SSD Terminology Overview Part 2 - NAND Technologies

A brief overview of some important SSD terminology - SLC, MLC, TLC, QLC, lithography, and 3D-NAND.

Feb 17, 2021 - Benjamin Wachman
Tags: #Terminology #Overview #SSD #NAND #SLC #MLC #TLC #QLC #3D-NAND

Before I publish my first review of a QLC-based SSD I want to take a step back and try to explain some of the SSD related terminology that I’ve been casually throwing around in my articles. Even though I’m only trying to cover some basics and am glossing over a lot of finer detail there’s a lot to cover here, so buckle up, adjust your eyeballs, and put your thinking caps on.

NAND Flash

The media on which SSDs store their data is known as NAND flash. At a super basic level, NAND is an array transistors divided into units known as cells which are used to store binary data. By creating immense blocks of cells, meaningful amounts of data can be stored. For example, a NAND die might have a capacity of 256Gb (gigabit), yielding a capacity of 32GB. You could then put 16 of these onto a PCB along with a controller and have either a 512GB, 500GB, or 480GB SSD depending on the amount of overprovisioning the drive had. Since the array is built entirely out of circuitry with no moving parts all accesses, whether they be reads or writes, can occur very quickly with just an electrical impulse. Ideally, a controller will try distribute reads and writes to as many flash chips as possible to maximize how many parallelization, further enhancing performance. Technically, the NAND is read in pages and erased (before either a modify or write) in blocks, which is also handled by the controller, but that’s far deeper down the well than I intend to go today.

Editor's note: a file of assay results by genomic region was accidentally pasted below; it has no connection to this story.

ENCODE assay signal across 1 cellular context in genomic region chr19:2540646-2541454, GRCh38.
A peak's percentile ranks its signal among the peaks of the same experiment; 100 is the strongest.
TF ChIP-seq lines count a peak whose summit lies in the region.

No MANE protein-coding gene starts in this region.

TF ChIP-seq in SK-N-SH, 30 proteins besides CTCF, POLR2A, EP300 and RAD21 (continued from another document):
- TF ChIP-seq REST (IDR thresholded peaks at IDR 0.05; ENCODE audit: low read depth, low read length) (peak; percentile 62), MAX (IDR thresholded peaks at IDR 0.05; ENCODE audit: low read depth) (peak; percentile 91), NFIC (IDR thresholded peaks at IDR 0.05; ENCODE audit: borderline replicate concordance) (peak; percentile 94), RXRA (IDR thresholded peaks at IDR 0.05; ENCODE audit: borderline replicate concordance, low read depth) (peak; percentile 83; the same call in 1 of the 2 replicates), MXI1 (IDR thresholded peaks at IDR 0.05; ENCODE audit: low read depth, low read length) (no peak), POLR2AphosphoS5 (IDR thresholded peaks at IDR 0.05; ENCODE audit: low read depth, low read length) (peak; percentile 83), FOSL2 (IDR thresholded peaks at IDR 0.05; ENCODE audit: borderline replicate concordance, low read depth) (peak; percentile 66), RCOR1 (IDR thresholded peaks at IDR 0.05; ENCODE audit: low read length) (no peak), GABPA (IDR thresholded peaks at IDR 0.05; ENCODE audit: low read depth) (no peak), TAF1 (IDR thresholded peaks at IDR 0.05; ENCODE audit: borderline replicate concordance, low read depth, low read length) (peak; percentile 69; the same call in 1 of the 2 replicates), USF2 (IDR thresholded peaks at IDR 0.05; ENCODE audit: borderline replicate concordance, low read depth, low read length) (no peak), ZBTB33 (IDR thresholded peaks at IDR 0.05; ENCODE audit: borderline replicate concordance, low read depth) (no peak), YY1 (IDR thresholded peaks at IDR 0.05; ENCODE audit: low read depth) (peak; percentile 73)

When NAND flash first appeared in SSDs, it was of the Single Level Cell (SLC) variety. Each cell in the array held 1 bit of data, either a 0 or a 1, represented by either a high voltage or a low voltage – 2^1 voltage states (it’ll make more sense in a second as to why I’m stating it this way). Due to the simplicity of reading or writing one of two voltage states to a cell, both reads and writes are quite fast. Also, since the voltage states are relatively far from each other, even if there’s a bit of voltage drift over time, the two values can still be easily distinguished from each other which is at least part of the puzzle as to why SLC NAND has high endurance as well – on the order of 100,000 program erase cycles per cell. This also means that the controller in charge of writing data to the NAND can be relatively simple as it doesn’t have to include complex error correction since wearing out the flash isn’t going to happen quickly. The controllers do a lot more than just ECC, but that’s a topic for another day. The downside to this speed and endurance is density. Particularly due to the large lithography of the NAND at the time and the fact that 3D stacking of NAND into multiple layers was still many years away, SLC was very expensive.